Here's How To Start A Career As A Physical Therapist

Are you passionate about anatomy and exercise? Do you enjoy helping others and want to make a difference through your work? In this case, you could become a physical therapist. This career path requires fewer years of study than medicine, but it can be just as rewarding. You'd have the chance to work with athletes, children, seniors, and others who need your help — and use your skills to improve their lives.

Physical therapists are paid well, too. In 2021, they made anywhere between $61,900 and $127,100 per year, with the median wage being around $95,620, according to the U.S. Bureau of Labor Statistics. As you gain experience, you could start a private practice or go freelance and set your own rates. There's also the option to specialize in one or more areas, such as sports rehab or women's health, and take your career to a whole new level.

Generally, it takes about six to seven years to break into this industry (via Indeed). However, you may be able to work while in school to gain experience and make an income. With that in mind, here's what it takes to start your career as a physical therapist. 

Plan your career path and complete training

Physical therapists help people regain mobility and prevent or ease joint pain and muscle strain, according to the American Physical Therapy Association. They usually work with patients who've had surgery or sustained injuries but can also assist those with neck or back pain, neurological damage, or chronic diseases. The job requires in-depth knowledge of human anatomy and physiology and specific skills, such as dexterity, resourcefulness, and compassion (via U.S. Bureau of Labor Statistics).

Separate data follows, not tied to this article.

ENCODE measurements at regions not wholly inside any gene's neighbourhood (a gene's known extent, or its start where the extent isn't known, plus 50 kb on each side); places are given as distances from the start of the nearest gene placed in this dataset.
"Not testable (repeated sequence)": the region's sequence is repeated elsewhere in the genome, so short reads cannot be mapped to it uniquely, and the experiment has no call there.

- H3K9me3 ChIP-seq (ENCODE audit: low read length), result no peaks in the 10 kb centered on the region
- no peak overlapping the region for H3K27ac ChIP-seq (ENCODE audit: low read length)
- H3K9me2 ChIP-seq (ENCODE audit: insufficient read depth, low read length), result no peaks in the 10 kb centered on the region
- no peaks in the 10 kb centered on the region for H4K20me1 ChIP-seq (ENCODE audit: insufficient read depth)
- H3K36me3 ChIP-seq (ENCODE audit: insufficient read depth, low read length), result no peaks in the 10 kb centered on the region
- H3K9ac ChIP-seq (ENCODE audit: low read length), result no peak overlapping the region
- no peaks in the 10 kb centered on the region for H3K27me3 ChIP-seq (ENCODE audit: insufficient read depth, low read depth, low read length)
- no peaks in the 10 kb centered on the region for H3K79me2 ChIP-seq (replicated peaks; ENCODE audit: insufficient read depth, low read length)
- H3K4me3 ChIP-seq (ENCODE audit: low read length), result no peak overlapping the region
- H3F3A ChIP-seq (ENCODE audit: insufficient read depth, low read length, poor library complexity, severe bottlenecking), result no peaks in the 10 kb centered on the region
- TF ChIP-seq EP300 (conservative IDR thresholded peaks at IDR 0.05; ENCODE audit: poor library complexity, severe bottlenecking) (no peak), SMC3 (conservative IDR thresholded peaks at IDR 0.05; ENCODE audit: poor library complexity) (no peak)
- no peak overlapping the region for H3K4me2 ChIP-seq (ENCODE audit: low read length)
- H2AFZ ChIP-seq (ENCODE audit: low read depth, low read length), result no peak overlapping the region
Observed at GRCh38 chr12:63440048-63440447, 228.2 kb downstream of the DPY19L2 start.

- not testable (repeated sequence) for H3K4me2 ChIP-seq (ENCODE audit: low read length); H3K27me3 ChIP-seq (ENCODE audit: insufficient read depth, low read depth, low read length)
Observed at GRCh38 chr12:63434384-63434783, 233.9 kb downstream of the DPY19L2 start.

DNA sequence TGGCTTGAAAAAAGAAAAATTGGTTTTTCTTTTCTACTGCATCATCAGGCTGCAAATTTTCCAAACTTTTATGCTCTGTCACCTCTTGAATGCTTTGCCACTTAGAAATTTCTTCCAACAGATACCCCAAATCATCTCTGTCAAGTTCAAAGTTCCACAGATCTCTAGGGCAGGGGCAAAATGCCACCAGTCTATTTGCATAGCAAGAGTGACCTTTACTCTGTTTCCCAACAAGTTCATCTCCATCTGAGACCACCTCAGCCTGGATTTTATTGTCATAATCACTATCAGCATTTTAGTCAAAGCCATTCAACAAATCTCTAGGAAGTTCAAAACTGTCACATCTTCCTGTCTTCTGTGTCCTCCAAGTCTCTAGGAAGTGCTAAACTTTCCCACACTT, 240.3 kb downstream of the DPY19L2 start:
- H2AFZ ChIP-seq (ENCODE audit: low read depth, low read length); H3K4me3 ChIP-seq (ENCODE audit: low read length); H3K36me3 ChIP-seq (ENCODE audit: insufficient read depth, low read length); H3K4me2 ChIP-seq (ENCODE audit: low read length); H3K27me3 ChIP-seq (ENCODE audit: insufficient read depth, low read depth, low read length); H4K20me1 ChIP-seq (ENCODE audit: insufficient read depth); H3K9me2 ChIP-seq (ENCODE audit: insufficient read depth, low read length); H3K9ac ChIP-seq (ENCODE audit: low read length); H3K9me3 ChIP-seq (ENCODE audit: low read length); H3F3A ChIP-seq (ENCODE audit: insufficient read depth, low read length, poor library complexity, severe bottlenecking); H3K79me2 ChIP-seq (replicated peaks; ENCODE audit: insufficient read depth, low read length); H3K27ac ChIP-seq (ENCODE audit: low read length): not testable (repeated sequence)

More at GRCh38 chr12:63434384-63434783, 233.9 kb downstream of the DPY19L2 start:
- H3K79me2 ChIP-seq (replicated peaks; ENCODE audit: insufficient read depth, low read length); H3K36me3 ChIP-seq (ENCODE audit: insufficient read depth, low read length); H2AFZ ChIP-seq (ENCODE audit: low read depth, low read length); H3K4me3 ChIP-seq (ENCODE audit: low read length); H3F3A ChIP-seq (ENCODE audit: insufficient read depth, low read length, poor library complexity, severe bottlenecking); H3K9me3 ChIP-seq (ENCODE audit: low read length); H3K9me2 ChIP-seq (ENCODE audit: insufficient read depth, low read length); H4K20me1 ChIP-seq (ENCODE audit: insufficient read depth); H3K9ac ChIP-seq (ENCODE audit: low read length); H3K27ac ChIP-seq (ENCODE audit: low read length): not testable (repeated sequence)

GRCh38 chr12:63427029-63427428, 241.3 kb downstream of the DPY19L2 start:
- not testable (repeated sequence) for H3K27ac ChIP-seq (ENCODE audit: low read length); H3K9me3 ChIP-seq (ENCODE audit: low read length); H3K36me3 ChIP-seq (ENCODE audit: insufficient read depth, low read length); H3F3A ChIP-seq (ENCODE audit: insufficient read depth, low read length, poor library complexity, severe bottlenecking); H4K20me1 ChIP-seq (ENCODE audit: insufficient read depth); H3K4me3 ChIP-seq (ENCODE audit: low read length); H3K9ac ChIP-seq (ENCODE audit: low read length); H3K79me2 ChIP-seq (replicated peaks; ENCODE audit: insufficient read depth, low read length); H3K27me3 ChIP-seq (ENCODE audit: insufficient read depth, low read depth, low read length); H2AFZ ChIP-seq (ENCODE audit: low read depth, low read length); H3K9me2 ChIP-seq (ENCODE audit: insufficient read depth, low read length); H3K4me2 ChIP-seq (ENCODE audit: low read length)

The first step to becoming a physical therapist is to earn a bachelor's degree in exercise science, athletic training, biology, or other health-related disciplines. After that, you'll have to complete a Doctor of Physical Therapy (DPT) degree program, which usually lasts around three years. The curriculum covers human anatomy, biomechanics, clinical neuroscience, patient care, and other topics. Make sure you choose a DPT program approved by the Commission on Accreditation in Physical Therapy Education.

Alternatively, you may complete a six-year program to earn a Bachelor of Science (BS) and a DPT degree. For example, the University of Hartford in Connecticut offers an accelerated BS/DPT program that combines coursework and real-world experiences, including internships. Graduates can also complete a clinical residency or fellowship at an institution accredited by the American Board of Physical Therapy Residency and Fellowship Education. This step is optional but would allow you to gain hands-on experience. 

How to find work as a physical therapist

The U.S. Bureau of Labor Statistics (BLS) explains that physical therapists must get licensed before starting work. This profession requires passing an exam administered by the Federation of State Boards of Physical Therapy, plus additional tests — depending on the state. Later in your career, you may complete further training to specialize in neurology, pediatrics, sports, orthopedics, or other areas. Those who go this route are recognized as board-certified specialists and may have a competitive edge in the job market.

If you're a fresh grad, reach out to hospitals, nursing homes, clinics, or other health facilities that may need your services. Ensure you also check the job vacancies published by the American Physical Therapy Association. According to BLS, about 3% of physical therapists are self-employed, so that's an option to consider. If you enjoy traveling, try to find work on cruise ships or overseas. A good resource is Therapy Travelers, an online platform featuring physical therapy jobs in the U.S. and abroad.

Meanwhile, you could set up a website and list your services. You could also become a content writer, explaining physical rehab, injury prevention, pain science, and other related topics to demonstrate your expertise. Another option is to launch a course or eBook covering topics like pain management, common injuries, at-home exercises, and so on. Think of it as a way to make extra money and get your name out there. Also, you could offer physical therapy sessions online via Skype, Zoom, or dedicated platforms like ATI and Athletico.